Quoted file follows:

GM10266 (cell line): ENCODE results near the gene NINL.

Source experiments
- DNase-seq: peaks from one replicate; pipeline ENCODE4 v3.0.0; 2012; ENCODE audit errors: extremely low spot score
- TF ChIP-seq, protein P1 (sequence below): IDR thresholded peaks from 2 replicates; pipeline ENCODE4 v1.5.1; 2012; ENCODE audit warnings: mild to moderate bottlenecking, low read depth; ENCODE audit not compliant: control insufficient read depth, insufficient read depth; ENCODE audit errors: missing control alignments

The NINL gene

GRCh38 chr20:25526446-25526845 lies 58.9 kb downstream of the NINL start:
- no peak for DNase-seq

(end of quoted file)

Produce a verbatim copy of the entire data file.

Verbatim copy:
GM10266 (cell line): ENCODE results near the gene NINL.

Source experiments
- DNase-seq: peaks from one replicate; pipeline ENCODE4 v3.0.0; 2012; ENCODE audit errors: extremely low spot score
- TF ChIP-seq, protein P1 (sequence below): IDR thresholded peaks from 2 replicates; pipeline ENCODE4 v1.5.1; 2012; ENCODE audit warnings: mild to moderate bottlenecking, low read depth; ENCODE audit not compliant: control insufficient read depth, insufficient read depth; ENCODE audit errors: missing control alignments

The NINL gene

GRCh38 chr20:25526446-25526845 lies 58.9 kb downstream of the NINL start:
- no peak for DNase-seq